Hey - the OP can do as he wants, but from someone who designed lots of equipment that used O ring seals - using it under the existing pan bolt/crush-ring without a recess for the ring - isn't a correct application for it, and is going to fail.

BTW - I'll have to think about adding "racer" in my username.. it seems so authoritative.

No, I'm not suggesting to use an O-ring. It's a washer specifically made for this purpose. There's even a picture of it in the link I posted, which I guess you completely skipped over.

Oh, and so far... don't add racer to your user name until you've earned it. :rolleyes:

Edited by jplumlee

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Here's an example of a metal/viton washer. This won't work for you, it's a bit too small, you'll just need to google search for viton washers for the right size.

http://www.ebay.com/itm/Banjo-Bolt-Seal-X4-M12-M14-Viton-Dowty-Bonded-Washer-/150645447178?pt=UK_CarsParts_Vehicles_CarParts_SM&hash=item23132b1a0a

Now, you could use an all viton washer, with the aluminum crush washer with it, but using one of these specialty washers is much better.

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No, I'm not suggesting to use an O-ring. It's a washer specifically made for this purpose. There's even a picture of it in the link I posted, which I guess you completely skipped over.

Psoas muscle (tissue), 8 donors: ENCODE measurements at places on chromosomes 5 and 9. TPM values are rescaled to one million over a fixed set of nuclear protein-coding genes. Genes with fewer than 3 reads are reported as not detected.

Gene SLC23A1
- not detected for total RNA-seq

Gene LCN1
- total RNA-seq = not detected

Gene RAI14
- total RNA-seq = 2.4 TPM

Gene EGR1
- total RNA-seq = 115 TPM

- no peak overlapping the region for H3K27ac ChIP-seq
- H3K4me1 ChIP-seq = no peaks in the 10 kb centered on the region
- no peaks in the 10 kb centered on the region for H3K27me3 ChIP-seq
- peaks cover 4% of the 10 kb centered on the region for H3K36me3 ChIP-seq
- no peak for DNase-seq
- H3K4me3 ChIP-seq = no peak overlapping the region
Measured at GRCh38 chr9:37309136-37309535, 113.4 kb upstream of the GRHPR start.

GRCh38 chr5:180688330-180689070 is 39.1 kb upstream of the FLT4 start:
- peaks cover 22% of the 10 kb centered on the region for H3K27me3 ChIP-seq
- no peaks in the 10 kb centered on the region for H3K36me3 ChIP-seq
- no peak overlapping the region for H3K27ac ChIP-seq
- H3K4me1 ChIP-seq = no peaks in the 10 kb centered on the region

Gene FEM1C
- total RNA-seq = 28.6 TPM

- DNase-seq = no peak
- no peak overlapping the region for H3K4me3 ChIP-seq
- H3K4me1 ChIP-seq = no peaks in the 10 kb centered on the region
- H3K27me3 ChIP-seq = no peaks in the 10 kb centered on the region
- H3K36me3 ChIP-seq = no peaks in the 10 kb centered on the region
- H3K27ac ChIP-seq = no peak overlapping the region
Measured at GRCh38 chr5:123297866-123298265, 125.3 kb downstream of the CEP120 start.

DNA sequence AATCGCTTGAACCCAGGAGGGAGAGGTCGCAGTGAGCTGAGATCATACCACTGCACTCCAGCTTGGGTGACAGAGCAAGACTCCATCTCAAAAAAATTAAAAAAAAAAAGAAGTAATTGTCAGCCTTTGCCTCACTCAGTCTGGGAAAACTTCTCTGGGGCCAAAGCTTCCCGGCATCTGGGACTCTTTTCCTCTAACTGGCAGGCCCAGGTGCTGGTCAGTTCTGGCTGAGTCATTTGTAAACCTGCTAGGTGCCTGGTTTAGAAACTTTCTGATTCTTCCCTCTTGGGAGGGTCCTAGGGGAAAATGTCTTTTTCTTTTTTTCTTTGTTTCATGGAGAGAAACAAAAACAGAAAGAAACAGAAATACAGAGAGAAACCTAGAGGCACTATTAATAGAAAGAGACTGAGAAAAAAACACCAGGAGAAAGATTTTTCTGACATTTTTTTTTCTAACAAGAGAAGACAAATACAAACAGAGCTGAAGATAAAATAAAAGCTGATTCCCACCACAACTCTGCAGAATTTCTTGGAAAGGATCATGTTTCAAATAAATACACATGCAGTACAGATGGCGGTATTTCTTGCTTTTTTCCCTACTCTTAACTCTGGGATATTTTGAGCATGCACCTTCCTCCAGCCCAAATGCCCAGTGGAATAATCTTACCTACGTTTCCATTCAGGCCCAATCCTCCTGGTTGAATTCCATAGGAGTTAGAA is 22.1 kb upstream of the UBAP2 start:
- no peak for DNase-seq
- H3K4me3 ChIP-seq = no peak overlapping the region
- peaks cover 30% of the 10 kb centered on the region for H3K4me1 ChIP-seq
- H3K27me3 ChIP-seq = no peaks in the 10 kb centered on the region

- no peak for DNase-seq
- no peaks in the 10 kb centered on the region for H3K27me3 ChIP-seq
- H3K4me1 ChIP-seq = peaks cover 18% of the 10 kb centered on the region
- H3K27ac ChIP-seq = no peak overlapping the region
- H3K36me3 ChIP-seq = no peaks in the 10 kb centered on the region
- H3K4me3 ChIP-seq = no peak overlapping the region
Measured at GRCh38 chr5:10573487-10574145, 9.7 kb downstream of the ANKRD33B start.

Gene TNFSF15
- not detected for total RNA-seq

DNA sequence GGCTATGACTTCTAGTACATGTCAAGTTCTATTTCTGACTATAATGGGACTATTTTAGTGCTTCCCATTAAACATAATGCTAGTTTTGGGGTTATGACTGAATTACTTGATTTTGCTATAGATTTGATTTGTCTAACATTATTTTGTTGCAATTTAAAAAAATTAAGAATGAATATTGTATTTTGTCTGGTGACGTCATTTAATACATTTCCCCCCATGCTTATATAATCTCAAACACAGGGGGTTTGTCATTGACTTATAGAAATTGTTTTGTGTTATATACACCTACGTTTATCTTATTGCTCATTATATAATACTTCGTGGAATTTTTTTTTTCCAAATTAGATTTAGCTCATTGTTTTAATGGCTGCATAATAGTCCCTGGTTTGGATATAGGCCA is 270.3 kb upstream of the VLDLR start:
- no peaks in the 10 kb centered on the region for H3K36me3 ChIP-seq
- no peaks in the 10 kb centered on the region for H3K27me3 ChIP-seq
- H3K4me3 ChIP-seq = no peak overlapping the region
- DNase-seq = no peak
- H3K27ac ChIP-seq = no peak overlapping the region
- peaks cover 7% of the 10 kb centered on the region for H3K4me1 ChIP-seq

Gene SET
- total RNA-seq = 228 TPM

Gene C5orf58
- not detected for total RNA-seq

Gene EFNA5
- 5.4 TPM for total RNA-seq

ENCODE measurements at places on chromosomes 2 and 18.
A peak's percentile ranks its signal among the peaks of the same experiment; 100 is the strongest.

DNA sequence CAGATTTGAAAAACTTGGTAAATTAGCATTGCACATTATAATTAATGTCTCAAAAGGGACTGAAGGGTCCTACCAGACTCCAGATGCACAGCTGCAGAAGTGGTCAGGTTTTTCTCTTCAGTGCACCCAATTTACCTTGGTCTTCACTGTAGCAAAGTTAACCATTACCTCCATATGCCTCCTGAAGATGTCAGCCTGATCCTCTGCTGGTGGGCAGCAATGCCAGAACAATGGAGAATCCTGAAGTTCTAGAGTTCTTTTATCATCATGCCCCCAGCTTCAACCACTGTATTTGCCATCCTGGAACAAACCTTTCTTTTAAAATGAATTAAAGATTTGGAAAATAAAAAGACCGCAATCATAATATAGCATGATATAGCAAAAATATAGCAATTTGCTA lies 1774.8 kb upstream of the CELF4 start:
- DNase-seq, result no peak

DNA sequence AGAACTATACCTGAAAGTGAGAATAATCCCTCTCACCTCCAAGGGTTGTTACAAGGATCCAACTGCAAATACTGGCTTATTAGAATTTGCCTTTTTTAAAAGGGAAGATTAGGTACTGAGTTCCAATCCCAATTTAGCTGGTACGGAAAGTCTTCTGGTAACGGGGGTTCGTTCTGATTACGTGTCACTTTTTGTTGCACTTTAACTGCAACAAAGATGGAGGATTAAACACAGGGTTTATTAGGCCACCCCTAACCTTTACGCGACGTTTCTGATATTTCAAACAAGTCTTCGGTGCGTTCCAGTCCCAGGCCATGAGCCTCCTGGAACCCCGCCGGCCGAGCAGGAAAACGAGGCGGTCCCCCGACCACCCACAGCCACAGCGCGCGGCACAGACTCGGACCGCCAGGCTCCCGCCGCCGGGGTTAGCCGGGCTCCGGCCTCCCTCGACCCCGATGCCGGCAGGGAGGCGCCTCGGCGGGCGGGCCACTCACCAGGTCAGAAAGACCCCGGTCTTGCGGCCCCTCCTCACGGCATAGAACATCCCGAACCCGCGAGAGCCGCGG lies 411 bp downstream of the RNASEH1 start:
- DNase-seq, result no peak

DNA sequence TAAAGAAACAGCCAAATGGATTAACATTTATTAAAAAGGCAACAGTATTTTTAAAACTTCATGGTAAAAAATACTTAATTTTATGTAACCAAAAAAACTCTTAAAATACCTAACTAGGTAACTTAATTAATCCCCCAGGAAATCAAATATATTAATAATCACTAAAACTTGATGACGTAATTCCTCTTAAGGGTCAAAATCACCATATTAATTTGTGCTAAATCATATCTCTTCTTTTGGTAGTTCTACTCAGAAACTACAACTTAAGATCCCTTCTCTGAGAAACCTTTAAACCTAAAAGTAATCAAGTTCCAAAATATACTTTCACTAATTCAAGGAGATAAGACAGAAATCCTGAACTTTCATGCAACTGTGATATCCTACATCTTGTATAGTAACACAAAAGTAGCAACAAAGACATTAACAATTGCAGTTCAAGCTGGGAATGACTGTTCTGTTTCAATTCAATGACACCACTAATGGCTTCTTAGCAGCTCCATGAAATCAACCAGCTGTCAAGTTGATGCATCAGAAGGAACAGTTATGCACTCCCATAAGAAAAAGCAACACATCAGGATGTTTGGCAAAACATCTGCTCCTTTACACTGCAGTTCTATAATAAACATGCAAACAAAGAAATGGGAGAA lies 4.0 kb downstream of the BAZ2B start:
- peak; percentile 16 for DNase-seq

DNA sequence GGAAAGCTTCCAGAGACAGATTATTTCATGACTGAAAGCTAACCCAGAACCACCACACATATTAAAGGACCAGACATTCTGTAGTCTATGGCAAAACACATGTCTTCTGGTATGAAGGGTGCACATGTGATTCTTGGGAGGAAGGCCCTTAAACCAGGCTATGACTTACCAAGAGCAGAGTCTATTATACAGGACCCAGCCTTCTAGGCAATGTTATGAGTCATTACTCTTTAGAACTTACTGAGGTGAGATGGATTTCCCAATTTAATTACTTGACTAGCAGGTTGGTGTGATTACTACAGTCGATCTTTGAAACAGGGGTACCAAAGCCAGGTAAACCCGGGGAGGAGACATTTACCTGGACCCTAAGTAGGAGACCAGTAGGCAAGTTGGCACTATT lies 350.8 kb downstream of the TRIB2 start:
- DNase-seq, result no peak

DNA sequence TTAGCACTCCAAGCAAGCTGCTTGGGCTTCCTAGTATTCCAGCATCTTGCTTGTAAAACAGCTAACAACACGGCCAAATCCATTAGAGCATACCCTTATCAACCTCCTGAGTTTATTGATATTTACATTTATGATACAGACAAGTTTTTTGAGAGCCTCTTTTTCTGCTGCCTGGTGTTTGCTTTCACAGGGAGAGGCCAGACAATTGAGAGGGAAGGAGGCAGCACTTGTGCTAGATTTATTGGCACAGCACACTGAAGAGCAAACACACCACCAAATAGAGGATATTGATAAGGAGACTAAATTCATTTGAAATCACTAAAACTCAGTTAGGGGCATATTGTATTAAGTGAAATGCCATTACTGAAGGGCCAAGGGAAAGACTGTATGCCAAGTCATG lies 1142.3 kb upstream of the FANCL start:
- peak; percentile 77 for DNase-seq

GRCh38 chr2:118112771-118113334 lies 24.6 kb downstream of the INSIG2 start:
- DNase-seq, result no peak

Oh, and so far... don't add racer to your user name until you've earned it. :rolleyes:

Saw them - they are a real "maybe" - they might work if the metal part of the washer crushes enough that the rubber insert can seal. It's still a bodge (google if you haven't heard the term.) The right way is to fix the damage to the drain flange.

And I'm curious - what sort of racing qualifies you to use "racer" in your user name? My racing was mostly on motorcycles and sailboats, both of which are great instruction on the properties and use of different materials..

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Do you own a string of McDonald's to have "berger" in your last name?

A "maybe" solution is a lot better to try first than to spend 8+ hours removing the drain pan and spending a hefty chunk of change on a new pan and fluids. I'm confident it will work.

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I really like your confidence... I just wish I could locate some of these. I've looked everywhere but can't find them in the size I need.

(I still have to get the old drain plug out before I can try it) any suggestions?

Do you own a string of McDonald's to have "berger" in your last name?

A "maybe" solution is a lot better to try first than to spend 8+ hours removing the drain pan and spending a hefty chunk of change on a new pan and fluids. I'm confident it will work.